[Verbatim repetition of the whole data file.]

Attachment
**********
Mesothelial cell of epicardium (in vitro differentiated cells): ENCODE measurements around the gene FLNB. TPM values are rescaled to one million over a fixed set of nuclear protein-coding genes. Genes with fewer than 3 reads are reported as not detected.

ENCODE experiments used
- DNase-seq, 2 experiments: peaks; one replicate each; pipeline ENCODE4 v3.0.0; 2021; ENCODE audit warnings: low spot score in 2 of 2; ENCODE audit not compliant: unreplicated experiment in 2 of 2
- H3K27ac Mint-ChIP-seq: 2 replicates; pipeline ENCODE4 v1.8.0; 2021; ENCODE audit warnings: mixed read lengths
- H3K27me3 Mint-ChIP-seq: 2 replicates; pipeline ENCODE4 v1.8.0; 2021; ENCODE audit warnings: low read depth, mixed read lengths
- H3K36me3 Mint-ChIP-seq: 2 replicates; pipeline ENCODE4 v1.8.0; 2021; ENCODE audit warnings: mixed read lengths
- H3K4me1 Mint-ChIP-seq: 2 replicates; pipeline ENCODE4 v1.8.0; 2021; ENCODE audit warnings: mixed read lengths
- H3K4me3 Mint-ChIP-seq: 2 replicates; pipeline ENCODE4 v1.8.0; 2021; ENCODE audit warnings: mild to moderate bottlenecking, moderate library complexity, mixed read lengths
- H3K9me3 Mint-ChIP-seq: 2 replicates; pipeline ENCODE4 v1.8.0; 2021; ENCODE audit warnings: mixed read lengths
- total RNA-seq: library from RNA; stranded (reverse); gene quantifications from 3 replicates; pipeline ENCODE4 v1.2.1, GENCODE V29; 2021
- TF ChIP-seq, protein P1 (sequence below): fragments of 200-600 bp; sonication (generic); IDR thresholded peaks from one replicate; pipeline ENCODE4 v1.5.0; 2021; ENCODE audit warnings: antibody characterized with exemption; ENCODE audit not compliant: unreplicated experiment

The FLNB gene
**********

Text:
Mesothelial cell of epicardium (in vitro differentiated cells): ENCODE measurements around the gene FLNB. TPM values are rescaled to one million over a fixed set of nuclear protein-coding genes. Genes with fewer than 3 reads are reported as not detected.

ENCODE experiments used
- DNase-seq, 2 experiments: peaks; one replicate each; pipeline ENCODE4 v3.0.0; 2021; ENCODE audit warnings: low spot score in 2 of 2; ENCODE audit not compliant: unreplicated experiment in 2 of 2
- H3K27ac Mint-ChIP-seq: 2 replicates; pipeline ENCODE4 v1.8.0; 2021; ENCODE audit warnings: mixed read lengths
- H3K27me3 Mint-ChIP-seq: 2 replicates; pipeline ENCODE4 v1.8.0; 2021; ENCODE audit warnings: low read depth, mixed read lengths
- H3K36me3 Mint-ChIP-seq: 2 replicates; pipeline ENCODE4 v1.8.0; 2021; ENCODE audit warnings: mixed read lengths
- H3K4me1 Mint-ChIP-seq: 2 replicates; pipeline ENCODE4 v1.8.0; 2021; ENCODE audit warnings: mixed read lengths
- H3K4me3 Mint-ChIP-seq: 2 replicates; pipeline ENCODE4 v1.8.0; 2021; ENCODE audit warnings: mild to moderate bottlenecking, moderate library complexity, mixed read lengths
- H3K9me3 Mint-ChIP-seq: 2 replicates; pipeline ENCODE4 v1.8.0; 2021; ENCODE audit warnings: mixed read lengths
- total RNA-seq: library from RNA; stranded (reverse); gene quantifications from 3 replicates; pipeline ENCODE4 v1.2.1, GENCODE V29; 2021
- TF ChIP-seq, protein P1 (sequence below): fragments of 200-600 bp; sonication (generic); IDR thresholded peaks from one replicate; pipeline ENCODE4 v1.5.0; 2021; ENCODE audit warnings: antibody characterized with exemption; ENCODE audit not compliant: unreplicated experiment

The FLNB gene